}
currentNode = currentNode.nextNode;
} while (currentNode != head);
return false;
}
}
```

Now, let's add a couple of tests to verify that the above-created list contains the elements we added and no new ones:

```
@Test
public void givenACircularLinkedList_WhenAddingElements_ThenListContainsThoseElements() {
CircularLinkedList cll = createCircularLinkedList();
assertTrue(cll.containsNode(8));
assertTrue(cll.containsNode(37));
}
@Test
public void givenACircularLinkedList_WhenLookingForNonExistingElement_ThenReturnsFalse() {
CircularLinkedList cll = createCircularLinkedList();
assertFalse(cll.containsNode(11));
}
```

Next, we'll look at the delete operation. Similar to insertion we have a couple of cases (excluding the case where the list itself is empty) that we need to look at.

**Element to delete is the**. In this case, we need to update the*head*itself*head*as the next node of the current head*,*and the next node of the*tail*as the new head**Element to delete is any element other than the**. In this case, we just need to update the next node of the previous node as the next node of the node that needs to be deleted*head*

We'll now add a new method *deleteNode* that takes the *valueToDelete* as a parameter:

```
public void deleteNode(int valueToDelete) {
Node currentNode = head;
if (head != null) {
if (currentNode.value == valueToDelete) {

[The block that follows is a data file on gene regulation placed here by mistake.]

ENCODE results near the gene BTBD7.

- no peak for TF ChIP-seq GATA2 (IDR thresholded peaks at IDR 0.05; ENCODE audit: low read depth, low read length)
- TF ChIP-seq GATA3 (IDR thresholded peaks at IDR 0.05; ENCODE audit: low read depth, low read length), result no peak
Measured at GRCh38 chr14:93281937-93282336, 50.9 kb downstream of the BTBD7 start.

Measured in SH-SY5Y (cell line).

head = head.nextNode;
tail.nextNode = head;
} else {
do {
Node nextNode = currentNode.nextNode;
if (nextNode.value == valueToDelete) {
currentNode.nextNode = nextNode.nextNode;
break;
}
currentNode = currentNode.nextNode;
} while (currentNode != head);
}
}
}
```

Let's now add a simple test to verify that deletion works as expected for all the cases:

```
@Test
public void givenACircularLinkedList_WhenDeletingElements_ThenListDoesNotContainThoseElements() {
CircularLinkedList cll = createCircularLinkedList();
assertTrue(cll.containsNode(13));
cll.deleteNode(13);
assertFalse(cll.containsNode(13));
assertTrue(cll.containsNode(1));
cll.deleteNode(1);
assertFalse(cll.containsNode(1));
assertTrue(cll.containsNode(46));
cll.deleteNode(46);
assertFalse(cll.containsNode(46));
}
```

**We're going to take a look at the traversal of our circular linked list in this final section**. Similar to the search and delete operations, for traversal we fix the *currentNode* as *head* and traverse through the entire list using the *nextNode* of this node.

Let's add a new method *traverseList* that prints the elements that are added to the list:

```
public void traverseList() {
Node currentNode = head;
if (head != null) {
do {
LOGGER.info(currentNode.value + " ");
currentNode = currentNode.nextNode;
} while (currentNode != head);
}
}
```

As we can see, in the above example, during the traversal, we simply print the value of each of the nodes, until we get back to the head node.

In this tutorial, we've seen how to implement a circular linked list in Java and explored some of the most common operations.

First, we learned what exactly a circular linked list is including some of the most common features and differences with a conventional linked list. Then, we saw how to insert, search, delete and traverse items in our circular linked list implementation.

As usual, all the examples used in this article are available over on GitHub.